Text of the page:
15 Fantasy Football Transactions for Week 8

Allen Robinson has struggled, but is now really the time to sell him in fantasy football?

The reason the quarterback position matters so much in football is because passers touch the ball on every play. And in this era where it's easier and smarter to throw the ball more, that's all just reinforced: teams generally need good quarterback play to be successful in the NFL.

Because quarterbacks have the ball in their hands so much, they're a little easier to predict each week in fantasy football. We know each signal-caller will be throwing the ball 30, 35, or even 40 times, which gives us a large sample size to work off of. For math geeks, the bigger the sample size, the better.

We can't say the same about pass-catchers. Not only are they reliant on quarterbacks getting them the ball, but they need those all-important targets to be catchable. Without that, even the most elite wide receivers in the world can become irrelevant in fantasy.

Sound familiar, Allen Robinson owners?

Hold Allen Robinson

This was the week. This was the week Robinson was finally going to get off the schneid and become the top wideout fantasy owners drafted in August. After all, it was the Raiders -- a Raiders secondary that had allowed six 100-yard wide receiver performances coming into the week.

Eight targets. Two catches. Nine yards.

We knew touchdown regression was going to hit both Blake Bortles (here's some math behind Bortles' regression) and A-Rob (ditto for Robinson), but the situation is still pretty weird. Take a look at the Jaguars' pass attempts per game and the target market share that Robinson has seen so far this year compared to last.

Pass Attempts Per GameTarget Market Share

Like I said, it's a little weird.

So why isn't A-Rob performing? Well, it's not so much volume-related as it is usage-related. Last year, it seemed like Robinson was catching prayers -- 50/50 balls -- from Bortles each and every week. By the end of the year, A-Rob had a 13.53 yards at the catch per catch rate. In other words, before yards after the catch, Robinson was gaining 13.53 yards per reception last season. That was second-highest in the league among relevant wide receivers, behind only deep-threat Sammy Watkins.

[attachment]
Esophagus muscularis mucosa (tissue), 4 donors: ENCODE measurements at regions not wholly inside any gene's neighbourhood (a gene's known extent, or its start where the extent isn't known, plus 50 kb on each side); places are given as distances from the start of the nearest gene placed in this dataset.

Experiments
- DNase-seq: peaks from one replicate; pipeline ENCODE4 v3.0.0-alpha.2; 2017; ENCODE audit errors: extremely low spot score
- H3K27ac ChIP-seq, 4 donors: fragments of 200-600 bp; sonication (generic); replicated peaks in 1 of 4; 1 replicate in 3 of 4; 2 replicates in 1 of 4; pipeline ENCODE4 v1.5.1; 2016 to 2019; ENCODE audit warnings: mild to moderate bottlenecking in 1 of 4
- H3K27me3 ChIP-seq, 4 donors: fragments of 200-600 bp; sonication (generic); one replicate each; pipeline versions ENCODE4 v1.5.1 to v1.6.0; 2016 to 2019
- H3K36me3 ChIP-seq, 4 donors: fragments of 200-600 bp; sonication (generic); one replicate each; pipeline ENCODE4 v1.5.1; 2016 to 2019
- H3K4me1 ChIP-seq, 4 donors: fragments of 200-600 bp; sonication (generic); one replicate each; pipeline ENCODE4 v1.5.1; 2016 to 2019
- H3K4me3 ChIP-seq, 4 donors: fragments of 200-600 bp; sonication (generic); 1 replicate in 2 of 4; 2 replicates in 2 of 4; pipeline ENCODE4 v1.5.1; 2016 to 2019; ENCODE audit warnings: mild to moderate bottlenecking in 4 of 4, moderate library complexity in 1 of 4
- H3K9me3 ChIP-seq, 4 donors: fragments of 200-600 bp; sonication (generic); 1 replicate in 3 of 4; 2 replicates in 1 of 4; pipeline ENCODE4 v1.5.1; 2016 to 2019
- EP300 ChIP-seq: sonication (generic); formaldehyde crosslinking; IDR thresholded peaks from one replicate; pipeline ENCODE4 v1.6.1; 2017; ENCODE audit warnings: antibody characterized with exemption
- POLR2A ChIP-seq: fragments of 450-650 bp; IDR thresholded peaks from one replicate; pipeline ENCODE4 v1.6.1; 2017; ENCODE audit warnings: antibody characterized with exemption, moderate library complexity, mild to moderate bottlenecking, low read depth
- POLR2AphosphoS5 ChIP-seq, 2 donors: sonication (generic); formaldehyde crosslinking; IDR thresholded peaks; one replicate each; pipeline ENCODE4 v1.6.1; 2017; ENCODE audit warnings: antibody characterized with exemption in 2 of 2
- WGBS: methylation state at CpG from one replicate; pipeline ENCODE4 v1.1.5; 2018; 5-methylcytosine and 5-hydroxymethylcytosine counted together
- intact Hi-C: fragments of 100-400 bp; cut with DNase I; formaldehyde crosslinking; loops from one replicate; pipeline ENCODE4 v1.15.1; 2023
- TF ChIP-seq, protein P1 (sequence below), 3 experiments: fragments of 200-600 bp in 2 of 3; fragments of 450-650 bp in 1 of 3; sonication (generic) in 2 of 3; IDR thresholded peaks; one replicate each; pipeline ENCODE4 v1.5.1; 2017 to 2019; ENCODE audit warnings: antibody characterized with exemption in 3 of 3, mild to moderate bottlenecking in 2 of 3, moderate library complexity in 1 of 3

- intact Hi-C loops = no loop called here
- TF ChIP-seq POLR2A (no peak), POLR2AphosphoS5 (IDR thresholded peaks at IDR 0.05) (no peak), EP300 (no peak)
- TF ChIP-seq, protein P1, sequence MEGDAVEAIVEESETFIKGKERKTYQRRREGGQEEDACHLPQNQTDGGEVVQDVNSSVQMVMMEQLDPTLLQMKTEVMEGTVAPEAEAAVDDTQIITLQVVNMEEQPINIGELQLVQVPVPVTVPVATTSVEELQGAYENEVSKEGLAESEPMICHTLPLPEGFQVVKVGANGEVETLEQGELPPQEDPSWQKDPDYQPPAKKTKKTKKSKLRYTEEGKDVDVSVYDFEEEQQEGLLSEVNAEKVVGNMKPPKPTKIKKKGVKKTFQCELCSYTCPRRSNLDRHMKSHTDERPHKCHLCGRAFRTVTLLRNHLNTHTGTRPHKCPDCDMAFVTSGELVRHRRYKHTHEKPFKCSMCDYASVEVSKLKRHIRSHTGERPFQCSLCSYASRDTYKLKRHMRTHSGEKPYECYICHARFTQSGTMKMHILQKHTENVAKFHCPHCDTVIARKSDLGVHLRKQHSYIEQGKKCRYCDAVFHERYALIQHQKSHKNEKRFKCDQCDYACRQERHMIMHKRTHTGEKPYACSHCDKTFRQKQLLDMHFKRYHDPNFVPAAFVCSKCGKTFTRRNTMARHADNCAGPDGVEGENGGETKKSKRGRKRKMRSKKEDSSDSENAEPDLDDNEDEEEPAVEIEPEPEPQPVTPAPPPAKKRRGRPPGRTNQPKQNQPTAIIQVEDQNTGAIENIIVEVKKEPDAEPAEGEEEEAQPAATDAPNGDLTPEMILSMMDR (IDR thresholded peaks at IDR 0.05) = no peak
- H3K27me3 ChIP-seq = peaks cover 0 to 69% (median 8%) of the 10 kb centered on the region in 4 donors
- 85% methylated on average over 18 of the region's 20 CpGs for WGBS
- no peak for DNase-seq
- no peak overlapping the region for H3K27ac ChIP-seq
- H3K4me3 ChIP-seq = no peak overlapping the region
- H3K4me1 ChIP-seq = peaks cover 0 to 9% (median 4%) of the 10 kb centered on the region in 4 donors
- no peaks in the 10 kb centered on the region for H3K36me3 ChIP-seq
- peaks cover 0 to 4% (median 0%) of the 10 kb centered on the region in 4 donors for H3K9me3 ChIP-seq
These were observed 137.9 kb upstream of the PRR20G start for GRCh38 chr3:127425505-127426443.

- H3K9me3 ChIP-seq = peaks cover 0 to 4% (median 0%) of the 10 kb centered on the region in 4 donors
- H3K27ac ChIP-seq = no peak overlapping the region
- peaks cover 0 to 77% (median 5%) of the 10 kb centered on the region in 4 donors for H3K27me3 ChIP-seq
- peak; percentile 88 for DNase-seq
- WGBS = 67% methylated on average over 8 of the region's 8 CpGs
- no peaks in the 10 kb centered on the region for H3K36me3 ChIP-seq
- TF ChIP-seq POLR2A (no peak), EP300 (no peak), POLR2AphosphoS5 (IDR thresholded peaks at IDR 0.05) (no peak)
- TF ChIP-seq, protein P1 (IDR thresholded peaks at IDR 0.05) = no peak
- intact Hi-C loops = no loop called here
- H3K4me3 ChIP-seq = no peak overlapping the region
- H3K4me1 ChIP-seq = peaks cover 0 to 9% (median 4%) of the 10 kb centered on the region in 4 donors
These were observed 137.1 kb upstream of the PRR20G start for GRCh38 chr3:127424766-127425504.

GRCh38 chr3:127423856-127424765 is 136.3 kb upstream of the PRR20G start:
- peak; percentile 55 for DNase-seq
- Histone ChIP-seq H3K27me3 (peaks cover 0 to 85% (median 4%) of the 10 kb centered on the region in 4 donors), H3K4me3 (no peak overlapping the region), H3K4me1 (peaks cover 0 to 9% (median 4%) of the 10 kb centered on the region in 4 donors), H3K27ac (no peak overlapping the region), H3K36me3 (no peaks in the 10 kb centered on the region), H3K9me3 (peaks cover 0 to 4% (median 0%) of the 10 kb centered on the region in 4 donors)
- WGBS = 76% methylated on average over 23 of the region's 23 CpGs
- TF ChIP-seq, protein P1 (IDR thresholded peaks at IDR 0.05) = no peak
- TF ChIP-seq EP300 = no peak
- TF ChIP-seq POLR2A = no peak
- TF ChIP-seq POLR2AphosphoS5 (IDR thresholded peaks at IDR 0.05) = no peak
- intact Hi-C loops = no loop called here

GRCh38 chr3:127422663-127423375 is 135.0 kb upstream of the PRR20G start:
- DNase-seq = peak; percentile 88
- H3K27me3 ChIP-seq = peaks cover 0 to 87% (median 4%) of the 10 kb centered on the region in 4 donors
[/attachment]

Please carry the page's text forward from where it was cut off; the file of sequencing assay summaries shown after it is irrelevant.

In 2016, Robinson's yards at the point of the catch per reception is down to 9.69. Among pass-catchers with 15 or more receptions this season, that ranks 41st, behind players like Jeremy Maclin and Stefon Diggs, who play in conservative offenses.

This lack of DGAF deep-ball throwing and catching combined with Bortles' poor efficiency (he ranks eighth-worst in Passing Net Expected Points, or NEP, so far this year) and natural touchdown regression (which, for the record, Robinson is still pacing for eight touchdowns this year) is why A-Rob is underperforming in fantasy.

Whether this turns around or not is up in the air (pun intended), but it does seem like the demise of Allen Robinson is a tad exaggerated. His market share and target numbers are good, and he's still seeing red zone looks (he's actually averaging more red zone targets per game this year than last). Bortles just needs to get him the ball downfield more and, really, can the quarterback play get much worse?

All of this means he's a hold for now if you own him. I wouldn't be trying to target him in a trade because, after all, this could just be what it is. The schedule also isn't all that attractive. But there are some reasons for optimism, at least.

Sell Jeremy Hill

Is this cheating? Is writing Jeremy Hill as a sell after a monster week cheating? I feel like it's cheating.